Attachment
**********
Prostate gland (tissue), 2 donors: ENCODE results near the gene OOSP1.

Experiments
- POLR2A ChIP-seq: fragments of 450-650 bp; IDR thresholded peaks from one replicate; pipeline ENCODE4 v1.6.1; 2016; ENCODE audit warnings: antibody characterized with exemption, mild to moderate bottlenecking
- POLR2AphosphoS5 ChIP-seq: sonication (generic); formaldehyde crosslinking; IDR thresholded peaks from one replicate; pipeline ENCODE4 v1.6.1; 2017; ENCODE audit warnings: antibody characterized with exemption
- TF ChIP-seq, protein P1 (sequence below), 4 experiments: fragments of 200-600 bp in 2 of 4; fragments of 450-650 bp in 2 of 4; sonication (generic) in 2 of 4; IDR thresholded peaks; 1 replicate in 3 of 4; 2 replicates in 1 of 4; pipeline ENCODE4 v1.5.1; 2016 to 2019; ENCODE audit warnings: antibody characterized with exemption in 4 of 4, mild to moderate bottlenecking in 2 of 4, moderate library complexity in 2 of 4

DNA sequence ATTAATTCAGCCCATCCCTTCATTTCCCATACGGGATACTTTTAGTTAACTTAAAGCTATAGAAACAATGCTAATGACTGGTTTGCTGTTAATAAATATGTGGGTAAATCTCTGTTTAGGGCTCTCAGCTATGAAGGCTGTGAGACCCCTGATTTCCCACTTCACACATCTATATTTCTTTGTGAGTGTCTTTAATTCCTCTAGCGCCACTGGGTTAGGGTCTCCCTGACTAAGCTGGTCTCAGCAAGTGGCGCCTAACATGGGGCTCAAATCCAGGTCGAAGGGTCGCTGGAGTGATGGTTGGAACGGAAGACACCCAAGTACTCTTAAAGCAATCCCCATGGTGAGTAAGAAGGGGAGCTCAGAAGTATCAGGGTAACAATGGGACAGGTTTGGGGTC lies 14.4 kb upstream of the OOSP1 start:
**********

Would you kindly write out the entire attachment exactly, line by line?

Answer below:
Prostate gland (tissue), 2 donors: ENCODE results near the gene OOSP1.

Experiments
- POLR2A ChIP-seq: fragments of 450-650 bp; IDR thresholded peaks from one replicate; pipeline ENCODE4 v1.6.1; 2016; ENCODE audit warnings: antibody characterized with exemption, mild to moderate bottlenecking
- POLR2AphosphoS5 ChIP-seq: sonication (generic); formaldehyde crosslinking; IDR thresholded peaks from one replicate; pipeline ENCODE4 v1.6.1; 2017; ENCODE audit warnings: antibody characterized with exemption
- TF ChIP-seq, protein P1 (sequence below), 4 experiments: fragments of 200-600 bp in 2 of 4; fragments of 450-650 bp in 2 of 4; sonication (generic) in 2 of 4; IDR thresholded peaks; 1 replicate in 3 of 4; 2 replicates in 1 of 4; pipeline ENCODE4 v1.5.1; 2016 to 2019; ENCODE audit warnings: antibody characterized with exemption in 4 of 4, mild to moderate bottlenecking in 2 of 4, moderate library complexity in 2 of 4

DNA sequence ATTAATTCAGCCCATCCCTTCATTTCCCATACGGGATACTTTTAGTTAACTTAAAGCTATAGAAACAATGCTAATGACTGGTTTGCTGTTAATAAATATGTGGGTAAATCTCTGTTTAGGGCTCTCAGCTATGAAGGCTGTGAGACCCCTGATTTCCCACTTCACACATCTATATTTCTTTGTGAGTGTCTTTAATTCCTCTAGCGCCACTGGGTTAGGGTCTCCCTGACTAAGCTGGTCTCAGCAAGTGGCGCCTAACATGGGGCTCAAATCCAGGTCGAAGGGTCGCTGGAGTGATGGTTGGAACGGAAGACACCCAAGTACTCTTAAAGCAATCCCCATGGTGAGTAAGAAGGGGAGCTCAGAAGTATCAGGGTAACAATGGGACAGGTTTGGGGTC lies 14.4 kb upstream of the OOSP1 start: